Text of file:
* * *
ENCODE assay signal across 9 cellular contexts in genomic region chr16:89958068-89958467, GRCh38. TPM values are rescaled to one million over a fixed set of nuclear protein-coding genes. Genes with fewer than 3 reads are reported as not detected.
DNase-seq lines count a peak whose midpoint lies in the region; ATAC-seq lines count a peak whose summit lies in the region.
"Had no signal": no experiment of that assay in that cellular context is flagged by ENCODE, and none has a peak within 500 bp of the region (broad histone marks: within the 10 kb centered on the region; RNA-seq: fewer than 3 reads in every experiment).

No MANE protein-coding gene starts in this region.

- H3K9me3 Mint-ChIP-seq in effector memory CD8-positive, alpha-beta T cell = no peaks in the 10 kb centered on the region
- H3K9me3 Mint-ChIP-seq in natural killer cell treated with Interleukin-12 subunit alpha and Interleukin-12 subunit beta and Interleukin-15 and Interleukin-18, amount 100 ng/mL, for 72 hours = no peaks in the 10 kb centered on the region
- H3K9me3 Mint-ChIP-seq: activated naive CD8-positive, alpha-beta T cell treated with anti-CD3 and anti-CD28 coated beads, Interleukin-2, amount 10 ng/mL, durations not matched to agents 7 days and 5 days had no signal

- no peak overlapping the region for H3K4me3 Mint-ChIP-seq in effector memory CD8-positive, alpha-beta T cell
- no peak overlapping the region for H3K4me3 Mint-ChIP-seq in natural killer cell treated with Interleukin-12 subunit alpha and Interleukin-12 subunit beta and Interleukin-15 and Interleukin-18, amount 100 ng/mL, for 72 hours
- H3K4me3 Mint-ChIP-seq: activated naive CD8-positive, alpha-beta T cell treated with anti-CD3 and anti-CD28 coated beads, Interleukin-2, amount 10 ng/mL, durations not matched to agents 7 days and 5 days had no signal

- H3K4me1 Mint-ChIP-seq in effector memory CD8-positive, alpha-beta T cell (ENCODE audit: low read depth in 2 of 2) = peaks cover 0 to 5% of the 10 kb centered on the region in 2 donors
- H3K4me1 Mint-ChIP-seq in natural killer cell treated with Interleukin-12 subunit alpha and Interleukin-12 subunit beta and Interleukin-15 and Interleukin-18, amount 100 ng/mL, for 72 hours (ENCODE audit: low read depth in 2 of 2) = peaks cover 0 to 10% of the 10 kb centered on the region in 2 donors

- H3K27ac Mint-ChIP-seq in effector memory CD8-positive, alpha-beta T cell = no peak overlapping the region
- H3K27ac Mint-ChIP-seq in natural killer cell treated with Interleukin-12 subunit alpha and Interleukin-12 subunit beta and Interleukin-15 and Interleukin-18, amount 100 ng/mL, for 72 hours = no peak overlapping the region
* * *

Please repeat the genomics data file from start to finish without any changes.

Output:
ENCODE assay signal across 9 cellular contexts in genomic region chr16:89958068-89958467, GRCh38. TPM values are rescaled to one million over a fixed set of nuclear protein-coding genes. Genes with fewer than 3 reads are reported as not detected.
DNase-seq lines count a peak whose midpoint lies in the region; ATAC-seq lines count a peak whose summit lies in the region.
"Had no signal": no experiment of that assay in that cellular context is flagged by ENCODE, and none has a peak within 500 bp of the region (broad histone marks: within the 10 kb centered on the region; RNA-seq: fewer than 3 reads in every experiment).

No MANE protein-coding gene starts in this region.

- H3K9me3 Mint-ChIP-seq in effector memory CD8-positive, alpha-beta T cell = no peaks in the 10 kb centered on the region
- H3K9me3 Mint-ChIP-seq in natural killer cell treated with Interleukin-12 subunit alpha and Interleukin-12 subunit beta and Interleukin-15 and Interleukin-18, amount 100 ng/mL, for 72 hours = no peaks in the 10 kb centered on the region
- H3K9me3 Mint-ChIP-seq: activated naive CD8-positive, alpha-beta T cell treated with anti-CD3 and anti-CD28 coated beads, Interleukin-2, amount 10 ng/mL, durations not matched to agents 7 days and 5 days had no signal

- no peak overlapping the region for H3K4me3 Mint-ChIP-seq in effector memory CD8-positive, alpha-beta T cell
- no peak overlapping the region for H3K4me3 Mint-ChIP-seq in natural killer cell treated with Interleukin-12 subunit alpha and Interleukin-12 subunit beta and Interleukin-15 and Interleukin-18, amount 100 ng/mL, for 72 hours
- H3K4me3 Mint-ChIP-seq: activated naive CD8-positive, alpha-beta T cell treated with anti-CD3 and anti-CD28 coated beads, Interleukin-2, amount 10 ng/mL, durations not matched to agents 7 days and 5 days had no signal

- H3K4me1 Mint-ChIP-seq in effector memory CD8-positive, alpha-beta T cell (ENCODE audit: low read depth in 2 of 2) = peaks cover 0 to 5% of the 10 kb centered on the region in 2 donors
- H3K4me1 Mint-ChIP-seq in natural killer cell treated with Interleukin-12 subunit alpha and Interleukin-12 subunit beta and Interleukin-15 and Interleukin-18, amount 100 ng/mL, for 72 hours (ENCODE audit: low read depth in 2 of 2) = peaks cover 0 to 10% of the 10 kb centered on the region in 2 donors

- H3K27ac Mint-ChIP-seq in effector memory CD8-positive, alpha-beta T cell = no peak overlapping the region
- H3K27ac Mint-ChIP-seq in natural killer cell treated with Interleukin-12 subunit alpha and Interleukin-12 subunit beta and Interleukin-15 and Interleukin-18, amount 100 ng/mL, for 72 hours = no peak overlapping the region